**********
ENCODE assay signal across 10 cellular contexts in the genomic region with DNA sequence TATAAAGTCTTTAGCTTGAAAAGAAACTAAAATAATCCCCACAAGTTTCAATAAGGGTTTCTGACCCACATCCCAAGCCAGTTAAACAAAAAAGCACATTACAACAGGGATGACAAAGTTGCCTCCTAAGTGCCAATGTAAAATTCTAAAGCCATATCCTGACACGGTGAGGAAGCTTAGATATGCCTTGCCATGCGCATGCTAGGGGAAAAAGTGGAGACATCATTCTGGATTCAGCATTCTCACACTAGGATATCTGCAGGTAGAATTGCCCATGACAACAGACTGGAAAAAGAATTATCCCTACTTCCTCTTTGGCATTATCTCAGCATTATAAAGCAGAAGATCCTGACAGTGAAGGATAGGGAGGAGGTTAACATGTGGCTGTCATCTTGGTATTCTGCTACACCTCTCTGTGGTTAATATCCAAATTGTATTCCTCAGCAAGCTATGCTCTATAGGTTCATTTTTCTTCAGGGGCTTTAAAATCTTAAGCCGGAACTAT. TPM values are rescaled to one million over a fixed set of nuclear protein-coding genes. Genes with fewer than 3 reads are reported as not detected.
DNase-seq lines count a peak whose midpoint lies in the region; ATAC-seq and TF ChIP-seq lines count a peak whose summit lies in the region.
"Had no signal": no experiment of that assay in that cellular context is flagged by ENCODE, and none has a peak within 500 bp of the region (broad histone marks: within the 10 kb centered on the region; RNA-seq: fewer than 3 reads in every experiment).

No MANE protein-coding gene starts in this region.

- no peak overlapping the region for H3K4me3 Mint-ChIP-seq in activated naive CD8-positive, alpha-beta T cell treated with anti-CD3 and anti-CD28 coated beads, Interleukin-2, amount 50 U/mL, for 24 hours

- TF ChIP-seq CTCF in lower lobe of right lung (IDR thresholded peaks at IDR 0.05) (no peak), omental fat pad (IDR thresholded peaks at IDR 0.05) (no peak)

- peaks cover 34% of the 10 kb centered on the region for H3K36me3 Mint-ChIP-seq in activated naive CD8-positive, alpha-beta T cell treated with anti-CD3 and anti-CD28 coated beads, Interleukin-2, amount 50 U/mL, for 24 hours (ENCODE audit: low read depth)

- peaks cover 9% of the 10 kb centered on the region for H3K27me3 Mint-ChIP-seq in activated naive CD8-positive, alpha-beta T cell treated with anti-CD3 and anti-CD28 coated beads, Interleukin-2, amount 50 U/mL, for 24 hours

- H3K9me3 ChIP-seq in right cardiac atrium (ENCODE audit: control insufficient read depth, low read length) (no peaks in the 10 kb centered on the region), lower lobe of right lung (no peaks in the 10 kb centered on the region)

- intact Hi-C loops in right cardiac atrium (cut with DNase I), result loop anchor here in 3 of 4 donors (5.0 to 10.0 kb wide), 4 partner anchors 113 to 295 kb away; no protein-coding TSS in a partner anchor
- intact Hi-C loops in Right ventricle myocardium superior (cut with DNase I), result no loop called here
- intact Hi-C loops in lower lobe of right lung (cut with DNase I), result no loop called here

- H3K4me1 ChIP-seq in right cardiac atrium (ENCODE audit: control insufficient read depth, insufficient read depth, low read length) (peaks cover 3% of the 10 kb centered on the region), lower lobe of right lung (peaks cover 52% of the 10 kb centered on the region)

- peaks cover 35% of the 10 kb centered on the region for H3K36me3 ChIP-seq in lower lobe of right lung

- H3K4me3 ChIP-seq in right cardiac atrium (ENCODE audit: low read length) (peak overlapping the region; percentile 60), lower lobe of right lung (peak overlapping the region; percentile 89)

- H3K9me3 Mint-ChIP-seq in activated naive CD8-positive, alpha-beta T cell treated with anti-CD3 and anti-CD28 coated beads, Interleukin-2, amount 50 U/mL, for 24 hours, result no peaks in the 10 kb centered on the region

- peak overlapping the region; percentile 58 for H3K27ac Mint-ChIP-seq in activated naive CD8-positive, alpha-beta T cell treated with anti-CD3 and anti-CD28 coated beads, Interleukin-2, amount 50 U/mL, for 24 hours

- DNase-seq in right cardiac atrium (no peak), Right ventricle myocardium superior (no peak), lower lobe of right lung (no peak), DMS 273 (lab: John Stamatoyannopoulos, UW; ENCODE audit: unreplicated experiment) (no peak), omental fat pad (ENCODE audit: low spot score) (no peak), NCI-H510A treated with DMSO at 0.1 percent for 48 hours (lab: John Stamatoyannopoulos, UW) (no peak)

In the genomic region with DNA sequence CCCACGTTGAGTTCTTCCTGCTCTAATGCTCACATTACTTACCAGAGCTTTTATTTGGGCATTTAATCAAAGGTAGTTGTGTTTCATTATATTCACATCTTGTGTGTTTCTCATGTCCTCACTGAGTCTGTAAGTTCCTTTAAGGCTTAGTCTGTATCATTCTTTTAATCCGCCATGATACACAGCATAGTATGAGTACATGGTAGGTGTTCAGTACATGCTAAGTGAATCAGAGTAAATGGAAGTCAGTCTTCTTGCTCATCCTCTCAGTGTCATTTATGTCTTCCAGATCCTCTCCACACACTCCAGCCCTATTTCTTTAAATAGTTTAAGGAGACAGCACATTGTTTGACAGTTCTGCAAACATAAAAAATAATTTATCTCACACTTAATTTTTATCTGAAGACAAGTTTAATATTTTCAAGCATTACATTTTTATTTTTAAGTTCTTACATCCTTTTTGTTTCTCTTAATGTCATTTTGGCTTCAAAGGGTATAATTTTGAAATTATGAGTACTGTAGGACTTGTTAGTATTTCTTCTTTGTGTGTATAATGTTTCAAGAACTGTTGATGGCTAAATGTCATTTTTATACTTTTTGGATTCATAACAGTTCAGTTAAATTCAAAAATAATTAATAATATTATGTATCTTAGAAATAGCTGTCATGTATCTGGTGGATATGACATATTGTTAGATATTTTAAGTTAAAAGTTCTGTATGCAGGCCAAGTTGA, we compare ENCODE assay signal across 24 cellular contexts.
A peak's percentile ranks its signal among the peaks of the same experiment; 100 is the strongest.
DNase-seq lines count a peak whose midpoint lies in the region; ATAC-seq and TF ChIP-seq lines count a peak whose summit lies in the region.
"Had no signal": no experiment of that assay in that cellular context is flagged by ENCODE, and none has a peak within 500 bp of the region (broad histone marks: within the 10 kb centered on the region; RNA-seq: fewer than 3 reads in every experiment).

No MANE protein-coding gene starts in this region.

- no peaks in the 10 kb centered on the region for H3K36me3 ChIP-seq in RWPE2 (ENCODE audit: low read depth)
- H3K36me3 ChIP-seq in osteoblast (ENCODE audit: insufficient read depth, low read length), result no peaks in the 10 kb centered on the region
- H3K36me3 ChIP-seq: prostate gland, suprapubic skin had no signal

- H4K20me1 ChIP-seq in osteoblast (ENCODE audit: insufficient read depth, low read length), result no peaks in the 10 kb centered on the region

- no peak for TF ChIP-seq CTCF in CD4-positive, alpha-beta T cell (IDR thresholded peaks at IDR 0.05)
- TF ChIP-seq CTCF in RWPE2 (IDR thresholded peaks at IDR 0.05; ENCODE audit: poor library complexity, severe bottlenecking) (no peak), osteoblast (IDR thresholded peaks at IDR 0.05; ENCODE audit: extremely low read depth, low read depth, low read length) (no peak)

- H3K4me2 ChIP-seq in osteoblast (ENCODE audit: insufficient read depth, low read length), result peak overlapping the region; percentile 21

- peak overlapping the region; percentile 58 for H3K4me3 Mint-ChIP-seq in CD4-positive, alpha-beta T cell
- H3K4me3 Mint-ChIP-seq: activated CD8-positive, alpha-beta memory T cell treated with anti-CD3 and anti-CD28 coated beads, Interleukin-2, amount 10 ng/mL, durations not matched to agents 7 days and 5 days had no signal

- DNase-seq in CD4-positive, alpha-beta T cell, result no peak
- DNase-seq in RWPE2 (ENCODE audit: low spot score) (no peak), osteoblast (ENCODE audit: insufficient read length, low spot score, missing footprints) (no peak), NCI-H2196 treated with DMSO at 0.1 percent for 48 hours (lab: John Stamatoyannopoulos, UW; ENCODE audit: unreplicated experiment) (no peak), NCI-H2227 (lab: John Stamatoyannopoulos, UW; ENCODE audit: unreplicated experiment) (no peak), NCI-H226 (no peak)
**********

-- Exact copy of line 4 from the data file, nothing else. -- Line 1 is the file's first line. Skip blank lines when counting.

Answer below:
No MANE protein-coding gene starts in this region.